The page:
Forget that perfect person, they don’t exist

Forget that perfect person, they don’t exist

500_days_of_summer_6When you set out to find someone to fill that void in your life, you tend to develop an image of them in your mind: lovely smile; nicely dressed; passionate about their interests, a steady job – maybe a great sense of comedic timing or a quick wit. But it’s easy to descend further into pure fantasy and construct some kind of Total Recall perfection from a menu of desirable attributes. By mentally selecting for height, body type, social status, specific skills and interests, intellect, domestic ability and financial status, what we’re really doing is deciding that pretty much everyone isn’t quite good enough for us. It’s time to forget about this perfect person, because they don’t exist.

Go for values, not attributes

When you’re conjuring up your dream love interest, you’re often focusing on superficial attributes. Attributes are a basket full of goodies that we discover along the way – they should not form the sole basis of whether or not we invite someone into our lives. Shared values and goals, on the other hand, are the best indicator of whether you’re a good match. Very different people who want the same things are going to be stronger as a couple than very similar people who want different things.

Why values?

Values aren’t just about the priorities you ascribe to aspects of your life – they are the things you consider so important that breaching those values is an affront to your core being. Political and social values, justice systems, relationships with family, religion or secularism, and relationship parameters – these are the sorts of things many of us use to define ourselves and our limits of acceptability. Imagine what a terrific start a relationship would have if you both closely align on many of these points. And if the spark doesn’t become a fire, you may well have found a very dear friend.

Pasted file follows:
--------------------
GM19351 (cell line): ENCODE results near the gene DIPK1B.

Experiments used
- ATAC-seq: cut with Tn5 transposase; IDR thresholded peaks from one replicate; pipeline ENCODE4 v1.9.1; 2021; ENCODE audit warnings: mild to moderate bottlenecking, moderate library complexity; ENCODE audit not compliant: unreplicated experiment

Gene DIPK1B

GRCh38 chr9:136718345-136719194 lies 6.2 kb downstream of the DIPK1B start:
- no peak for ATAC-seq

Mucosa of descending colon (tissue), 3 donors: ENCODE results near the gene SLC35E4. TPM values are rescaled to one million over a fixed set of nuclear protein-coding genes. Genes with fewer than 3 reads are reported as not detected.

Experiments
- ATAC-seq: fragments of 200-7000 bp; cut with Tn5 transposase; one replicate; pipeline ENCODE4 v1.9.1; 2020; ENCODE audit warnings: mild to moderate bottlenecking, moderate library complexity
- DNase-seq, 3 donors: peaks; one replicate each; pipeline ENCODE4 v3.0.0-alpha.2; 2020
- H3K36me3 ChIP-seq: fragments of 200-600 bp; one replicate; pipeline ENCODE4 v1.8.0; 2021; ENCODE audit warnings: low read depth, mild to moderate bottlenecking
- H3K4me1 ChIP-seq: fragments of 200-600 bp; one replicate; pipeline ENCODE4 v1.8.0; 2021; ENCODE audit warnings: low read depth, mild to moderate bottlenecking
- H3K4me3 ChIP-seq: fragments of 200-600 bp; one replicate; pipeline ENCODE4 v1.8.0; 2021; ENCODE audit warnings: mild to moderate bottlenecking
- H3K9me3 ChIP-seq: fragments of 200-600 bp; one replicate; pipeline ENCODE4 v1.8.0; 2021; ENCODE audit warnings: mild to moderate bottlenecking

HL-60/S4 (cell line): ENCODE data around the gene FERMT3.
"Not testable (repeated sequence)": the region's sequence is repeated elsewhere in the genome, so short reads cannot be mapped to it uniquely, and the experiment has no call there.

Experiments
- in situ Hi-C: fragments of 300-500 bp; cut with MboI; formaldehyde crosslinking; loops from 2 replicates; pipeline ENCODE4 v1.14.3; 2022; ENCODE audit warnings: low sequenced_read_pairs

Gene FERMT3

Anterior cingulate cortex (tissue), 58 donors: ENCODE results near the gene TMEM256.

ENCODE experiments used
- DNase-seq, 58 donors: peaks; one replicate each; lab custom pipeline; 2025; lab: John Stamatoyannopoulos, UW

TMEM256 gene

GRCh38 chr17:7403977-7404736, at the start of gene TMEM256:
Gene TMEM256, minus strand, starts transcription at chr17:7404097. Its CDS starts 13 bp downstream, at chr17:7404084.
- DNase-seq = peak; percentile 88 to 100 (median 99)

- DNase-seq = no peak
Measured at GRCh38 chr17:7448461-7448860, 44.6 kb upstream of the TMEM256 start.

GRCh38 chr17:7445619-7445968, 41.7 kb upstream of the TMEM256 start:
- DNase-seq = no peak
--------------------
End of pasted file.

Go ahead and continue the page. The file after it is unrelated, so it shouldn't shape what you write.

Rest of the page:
Holding up a mirror

The other trap people can fall into, particularly people who are quite comfortable in their own skin and enjoy their own company, is to look for someone who mirrors them. They are looking for someone who likes the same music, movies, books, art, politicians, home décor, holiday destinations, food, physical activities and method of socializing. What they are really looking for is a clone, and that’s a recipe for disappointment. Why not find a complementary partner – somebody who is at ease with your personality traits, and appreciates your personal taste, but does not necessarily echo each and every sentiment? Besides, who really wants to spend the rest of their lives being completely unchallenged by a dissenting idea?

Don’t limit your selection pool

When we get stuck on features like long hair or a six-packed torso, and attributes like job title and financial status, we are deliberately putting on the blinkers for all those cropped-haired, slightly paunched, middle-income singles out there that might just be perfectly suited to us. Paunch can fluctuate and jobs come and go, but our desires, our core personalities and our hopes and dreams tend to stay with us. When we start out in harsh judgment, we are not only limiting our selection pool, we are setting up roadblocks for real love.

The power of attraction

Don’t underestimate the power of attraction. When two people click, suddenly the person you wouldn’t have looked twice at in the street becomes wonderfully vital, interesting and a pleasure to behold. The features you weren’t quite sold on initially are seen through a new lens of appreciation. That local government or retail job that really turned you off doesn’t at all define them, and is now irrelevant. What you’ve realized is that a certain charm and personality can make the aesthetically average person suddenly irresistible. You share ideas on society and politics and you both feel strongly about the same causes, and there’s so much to talk about. They will not be perfect – because everybody is flawed – but they just might be perfect for you.